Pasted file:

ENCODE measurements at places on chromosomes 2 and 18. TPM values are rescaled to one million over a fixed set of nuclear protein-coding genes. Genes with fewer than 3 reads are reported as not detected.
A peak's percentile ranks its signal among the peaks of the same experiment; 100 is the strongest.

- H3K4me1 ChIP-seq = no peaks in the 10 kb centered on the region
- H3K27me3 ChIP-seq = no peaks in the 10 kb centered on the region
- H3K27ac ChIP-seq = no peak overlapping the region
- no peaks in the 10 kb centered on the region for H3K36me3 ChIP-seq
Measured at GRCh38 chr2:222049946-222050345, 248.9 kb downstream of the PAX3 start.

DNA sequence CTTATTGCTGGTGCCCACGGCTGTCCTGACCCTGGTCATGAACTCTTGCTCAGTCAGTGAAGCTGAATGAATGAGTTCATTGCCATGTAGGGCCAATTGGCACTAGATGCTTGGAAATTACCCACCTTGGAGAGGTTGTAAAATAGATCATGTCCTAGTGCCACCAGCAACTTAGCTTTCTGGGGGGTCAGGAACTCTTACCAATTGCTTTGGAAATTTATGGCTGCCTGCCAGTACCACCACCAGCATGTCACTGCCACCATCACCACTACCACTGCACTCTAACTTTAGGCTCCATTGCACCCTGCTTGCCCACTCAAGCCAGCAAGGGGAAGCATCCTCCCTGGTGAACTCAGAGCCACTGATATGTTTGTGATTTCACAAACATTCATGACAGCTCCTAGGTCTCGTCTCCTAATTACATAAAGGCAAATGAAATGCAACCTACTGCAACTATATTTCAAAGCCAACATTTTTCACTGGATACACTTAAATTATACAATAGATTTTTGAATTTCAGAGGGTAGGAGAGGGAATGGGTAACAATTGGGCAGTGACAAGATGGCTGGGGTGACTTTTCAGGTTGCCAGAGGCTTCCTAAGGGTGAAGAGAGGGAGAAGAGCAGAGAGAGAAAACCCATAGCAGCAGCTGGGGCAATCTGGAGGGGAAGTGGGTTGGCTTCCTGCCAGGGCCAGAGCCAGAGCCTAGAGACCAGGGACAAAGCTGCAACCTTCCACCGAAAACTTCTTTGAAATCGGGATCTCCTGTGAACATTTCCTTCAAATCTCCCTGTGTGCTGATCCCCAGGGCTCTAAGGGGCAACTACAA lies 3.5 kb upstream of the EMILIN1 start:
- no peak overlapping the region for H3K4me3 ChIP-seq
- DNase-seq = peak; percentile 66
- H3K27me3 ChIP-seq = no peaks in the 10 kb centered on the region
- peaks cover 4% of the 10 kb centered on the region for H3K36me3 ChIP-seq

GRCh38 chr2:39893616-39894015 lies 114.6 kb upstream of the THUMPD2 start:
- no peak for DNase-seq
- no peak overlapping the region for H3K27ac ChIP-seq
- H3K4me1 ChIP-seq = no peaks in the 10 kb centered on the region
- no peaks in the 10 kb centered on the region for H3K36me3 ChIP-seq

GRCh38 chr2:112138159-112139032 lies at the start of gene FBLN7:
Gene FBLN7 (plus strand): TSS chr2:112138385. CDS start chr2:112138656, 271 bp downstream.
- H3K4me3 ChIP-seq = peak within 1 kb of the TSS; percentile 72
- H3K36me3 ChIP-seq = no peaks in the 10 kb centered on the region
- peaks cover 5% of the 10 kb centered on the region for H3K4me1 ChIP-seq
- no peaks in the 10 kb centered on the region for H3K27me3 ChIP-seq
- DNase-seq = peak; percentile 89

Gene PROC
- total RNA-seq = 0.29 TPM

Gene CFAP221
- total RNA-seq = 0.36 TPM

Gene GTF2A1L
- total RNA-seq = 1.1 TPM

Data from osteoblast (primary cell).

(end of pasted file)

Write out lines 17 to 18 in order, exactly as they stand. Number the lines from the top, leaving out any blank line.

- no peaks in the 10 kb centered on the region for H3K36me3 ChIP-seq

GRCh38 chr2:112138159-112139032 lies at the start of gene FBLN7: